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Pay-per-click (PPC), also known as cost per click (CPC), is an internet advertising model used to direct traffic to websites, in which an advertiser pays a publisher (typically a website owner or a network of websites) when the ad is clicked. PPC is a popular way to get visitors when you need traffic. When inheriting a website, this may come with a pay-per-click account that the previous owners had used to get exposure.
Whenever you manage a PPC account, tracking should be a high priority. But when you are inheriting an account, costs can be high, so it is in your best interest to ensure that tracking is in place and working correctly.
Below are some key checks to do when inheriting a pay-per-click account and how to remedy any flaws when going through these checks.
PPC Conversion Tracking
Ensure that the conversion tracking available through the major PPC search engines is in place. Run a lead-tracking report to see if conversion data is available for each search engine in use. This will tell you if they’re using conversion tracking. If they are, double check that the codes have been installed correctly on the website and/or landing pages. Leave no landing page unchecked, no conversion path untouched. If the account has no conversion data, this is your chance to implement the codes. Utilizing the conversion tracking services through Google, and Bing will allow you to manage those accounts more easily because you will have immediate access to conversion statistics.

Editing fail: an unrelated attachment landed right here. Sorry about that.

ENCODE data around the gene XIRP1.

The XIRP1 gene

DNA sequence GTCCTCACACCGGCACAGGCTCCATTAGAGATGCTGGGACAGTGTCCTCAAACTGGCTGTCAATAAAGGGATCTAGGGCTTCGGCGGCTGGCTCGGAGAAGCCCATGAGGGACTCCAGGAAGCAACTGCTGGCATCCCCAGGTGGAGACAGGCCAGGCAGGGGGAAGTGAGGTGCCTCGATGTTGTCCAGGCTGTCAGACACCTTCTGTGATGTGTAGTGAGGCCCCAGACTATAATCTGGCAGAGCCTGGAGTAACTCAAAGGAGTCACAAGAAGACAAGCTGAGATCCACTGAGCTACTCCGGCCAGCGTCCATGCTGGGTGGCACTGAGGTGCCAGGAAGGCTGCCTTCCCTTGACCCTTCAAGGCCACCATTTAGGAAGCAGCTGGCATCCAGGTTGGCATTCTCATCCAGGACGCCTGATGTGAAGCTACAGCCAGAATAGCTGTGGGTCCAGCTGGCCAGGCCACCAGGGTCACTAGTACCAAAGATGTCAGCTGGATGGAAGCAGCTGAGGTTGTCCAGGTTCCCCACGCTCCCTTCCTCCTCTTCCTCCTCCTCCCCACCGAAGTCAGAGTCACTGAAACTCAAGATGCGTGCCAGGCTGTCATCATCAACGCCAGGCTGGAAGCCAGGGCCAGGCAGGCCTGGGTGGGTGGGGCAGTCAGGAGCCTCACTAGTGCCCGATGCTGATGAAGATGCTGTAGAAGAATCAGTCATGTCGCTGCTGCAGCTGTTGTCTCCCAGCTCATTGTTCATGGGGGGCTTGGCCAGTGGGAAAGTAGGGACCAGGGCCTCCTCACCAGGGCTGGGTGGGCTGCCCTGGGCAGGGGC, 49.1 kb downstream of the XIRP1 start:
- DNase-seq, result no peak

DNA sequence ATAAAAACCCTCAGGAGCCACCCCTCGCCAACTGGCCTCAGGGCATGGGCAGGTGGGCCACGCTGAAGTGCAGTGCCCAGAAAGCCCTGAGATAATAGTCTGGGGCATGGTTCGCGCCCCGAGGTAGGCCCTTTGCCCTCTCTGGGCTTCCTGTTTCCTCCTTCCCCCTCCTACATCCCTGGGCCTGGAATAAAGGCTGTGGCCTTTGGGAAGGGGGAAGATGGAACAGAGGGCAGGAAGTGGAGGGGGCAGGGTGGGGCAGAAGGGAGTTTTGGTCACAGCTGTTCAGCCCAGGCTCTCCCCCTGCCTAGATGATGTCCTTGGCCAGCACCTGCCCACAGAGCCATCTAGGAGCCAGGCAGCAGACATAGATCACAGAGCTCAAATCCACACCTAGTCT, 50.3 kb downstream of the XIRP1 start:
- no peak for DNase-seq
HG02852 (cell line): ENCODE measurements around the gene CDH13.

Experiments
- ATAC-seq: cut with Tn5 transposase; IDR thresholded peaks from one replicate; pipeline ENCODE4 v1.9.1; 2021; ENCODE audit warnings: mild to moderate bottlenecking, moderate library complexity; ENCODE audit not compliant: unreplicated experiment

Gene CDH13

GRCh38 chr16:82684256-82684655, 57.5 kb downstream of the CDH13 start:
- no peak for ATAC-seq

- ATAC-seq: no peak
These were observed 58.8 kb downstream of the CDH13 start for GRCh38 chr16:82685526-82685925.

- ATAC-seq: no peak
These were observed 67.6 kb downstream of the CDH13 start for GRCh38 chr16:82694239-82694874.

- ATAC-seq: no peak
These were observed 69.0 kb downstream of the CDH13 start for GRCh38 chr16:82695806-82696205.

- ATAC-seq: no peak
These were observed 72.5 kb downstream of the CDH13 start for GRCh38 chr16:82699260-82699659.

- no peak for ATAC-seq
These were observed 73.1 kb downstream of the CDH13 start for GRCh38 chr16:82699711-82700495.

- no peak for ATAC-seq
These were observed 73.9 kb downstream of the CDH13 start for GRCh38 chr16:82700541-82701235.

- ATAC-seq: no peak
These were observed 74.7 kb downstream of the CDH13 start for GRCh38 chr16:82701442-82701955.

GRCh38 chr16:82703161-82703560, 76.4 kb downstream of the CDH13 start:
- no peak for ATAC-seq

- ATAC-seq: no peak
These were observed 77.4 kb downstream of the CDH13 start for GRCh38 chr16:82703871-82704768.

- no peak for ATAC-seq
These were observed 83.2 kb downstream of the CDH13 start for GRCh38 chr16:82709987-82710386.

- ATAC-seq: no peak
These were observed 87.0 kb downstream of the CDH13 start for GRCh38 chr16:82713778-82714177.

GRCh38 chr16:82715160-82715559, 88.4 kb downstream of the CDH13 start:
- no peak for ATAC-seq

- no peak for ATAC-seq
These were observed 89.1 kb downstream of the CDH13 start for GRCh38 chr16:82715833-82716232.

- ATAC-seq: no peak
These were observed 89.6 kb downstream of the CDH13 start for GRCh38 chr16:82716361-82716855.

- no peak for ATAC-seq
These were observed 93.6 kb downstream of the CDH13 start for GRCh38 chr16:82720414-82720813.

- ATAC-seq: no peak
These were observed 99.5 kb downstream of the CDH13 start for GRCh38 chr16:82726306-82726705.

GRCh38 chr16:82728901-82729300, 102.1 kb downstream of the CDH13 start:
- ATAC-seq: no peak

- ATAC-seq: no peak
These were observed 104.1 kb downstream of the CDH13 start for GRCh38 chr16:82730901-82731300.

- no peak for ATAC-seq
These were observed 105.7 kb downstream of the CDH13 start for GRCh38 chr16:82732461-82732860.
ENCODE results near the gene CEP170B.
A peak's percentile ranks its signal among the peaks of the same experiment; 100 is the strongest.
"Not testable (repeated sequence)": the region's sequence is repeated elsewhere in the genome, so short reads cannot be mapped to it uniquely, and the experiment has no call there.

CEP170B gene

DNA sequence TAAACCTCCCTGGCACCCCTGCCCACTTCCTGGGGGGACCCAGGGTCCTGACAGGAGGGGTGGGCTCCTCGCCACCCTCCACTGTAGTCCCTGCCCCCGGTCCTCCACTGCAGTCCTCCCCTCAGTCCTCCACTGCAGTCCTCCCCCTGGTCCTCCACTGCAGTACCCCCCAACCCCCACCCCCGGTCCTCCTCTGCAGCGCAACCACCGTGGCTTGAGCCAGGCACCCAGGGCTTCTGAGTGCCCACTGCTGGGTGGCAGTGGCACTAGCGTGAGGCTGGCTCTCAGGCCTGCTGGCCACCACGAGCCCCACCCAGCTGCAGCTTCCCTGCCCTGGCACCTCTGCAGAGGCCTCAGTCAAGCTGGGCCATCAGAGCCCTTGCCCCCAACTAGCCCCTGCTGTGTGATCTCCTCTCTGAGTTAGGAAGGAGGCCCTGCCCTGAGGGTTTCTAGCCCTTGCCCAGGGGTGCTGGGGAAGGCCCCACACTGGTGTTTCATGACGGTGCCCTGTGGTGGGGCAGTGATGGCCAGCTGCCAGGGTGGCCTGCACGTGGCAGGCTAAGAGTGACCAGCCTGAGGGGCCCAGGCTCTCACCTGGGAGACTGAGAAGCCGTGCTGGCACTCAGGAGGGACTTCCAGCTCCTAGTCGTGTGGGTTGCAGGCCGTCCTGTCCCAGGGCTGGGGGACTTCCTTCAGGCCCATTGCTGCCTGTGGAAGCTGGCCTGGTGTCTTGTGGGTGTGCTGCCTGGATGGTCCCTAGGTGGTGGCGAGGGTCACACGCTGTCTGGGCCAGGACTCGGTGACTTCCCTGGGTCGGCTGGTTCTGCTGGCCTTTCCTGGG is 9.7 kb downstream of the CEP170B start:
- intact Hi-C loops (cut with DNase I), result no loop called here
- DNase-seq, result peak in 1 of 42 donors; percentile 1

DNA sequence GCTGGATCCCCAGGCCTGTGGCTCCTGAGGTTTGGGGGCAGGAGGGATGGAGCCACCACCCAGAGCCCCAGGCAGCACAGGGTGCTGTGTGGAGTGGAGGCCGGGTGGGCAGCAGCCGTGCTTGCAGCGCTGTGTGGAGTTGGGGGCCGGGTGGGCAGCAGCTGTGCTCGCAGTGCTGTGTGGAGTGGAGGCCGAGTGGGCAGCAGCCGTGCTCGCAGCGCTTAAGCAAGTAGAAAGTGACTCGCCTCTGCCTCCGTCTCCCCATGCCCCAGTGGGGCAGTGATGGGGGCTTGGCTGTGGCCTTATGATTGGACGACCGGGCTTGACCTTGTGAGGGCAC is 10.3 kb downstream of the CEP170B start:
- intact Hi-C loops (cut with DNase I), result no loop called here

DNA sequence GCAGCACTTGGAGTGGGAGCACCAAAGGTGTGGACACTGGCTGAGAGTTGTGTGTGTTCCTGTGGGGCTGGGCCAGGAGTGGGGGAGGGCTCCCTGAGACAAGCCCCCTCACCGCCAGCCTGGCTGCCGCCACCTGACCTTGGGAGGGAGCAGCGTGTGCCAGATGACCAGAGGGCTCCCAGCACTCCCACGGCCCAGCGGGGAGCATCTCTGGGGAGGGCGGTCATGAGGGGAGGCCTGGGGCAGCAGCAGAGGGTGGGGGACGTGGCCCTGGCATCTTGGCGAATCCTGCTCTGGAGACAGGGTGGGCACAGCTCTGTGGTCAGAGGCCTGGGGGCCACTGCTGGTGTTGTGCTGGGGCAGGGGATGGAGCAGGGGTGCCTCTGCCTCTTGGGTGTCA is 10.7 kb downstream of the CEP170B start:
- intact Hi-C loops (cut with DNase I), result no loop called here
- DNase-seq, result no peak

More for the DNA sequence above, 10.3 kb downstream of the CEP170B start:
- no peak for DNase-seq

AdWords and Analytics
Check the analytics tagging. When inheriting an account, your first task is to ask your client or the previous account manager whether they have been using an analytics program to monitor the site’s performance. If they have, find out if Google AdWords has been linked to Google Analytics (if the client is using Google Analytics). You can do this by simply logging into AdWords and clicking on Google Analytics from the Tools and Analysis tab.
Google Search Query Data in Analytics
Within the Google AdWords interface, there is a Search Query Performance report. However, this report has a major flaw: a tremendous amount of the search queries are labeled “other unique queries” and are not revealed to you. This can be very frustrating.
Google Analytics can be used to work around this issue and gain access to all search queries for your AdWords traffic. The process involves creating a new profile and creating filters that will pull the search query data out of the referral string (information that is passed to your website with each visitor from Google). Upon completing the setup process, you will be able to view the search queries for all your AdWords traffic.
Insertion tags, or as Google calls them, ValueTrack tags, are designed to pass important information from Google to your analytics package via your destination URL only. Use insertion tags to create comprehensive tracking URLs that will pull in keywords, differentiate between Search and Content, and display ad IDs and even the site where your placement targeted ad appeared.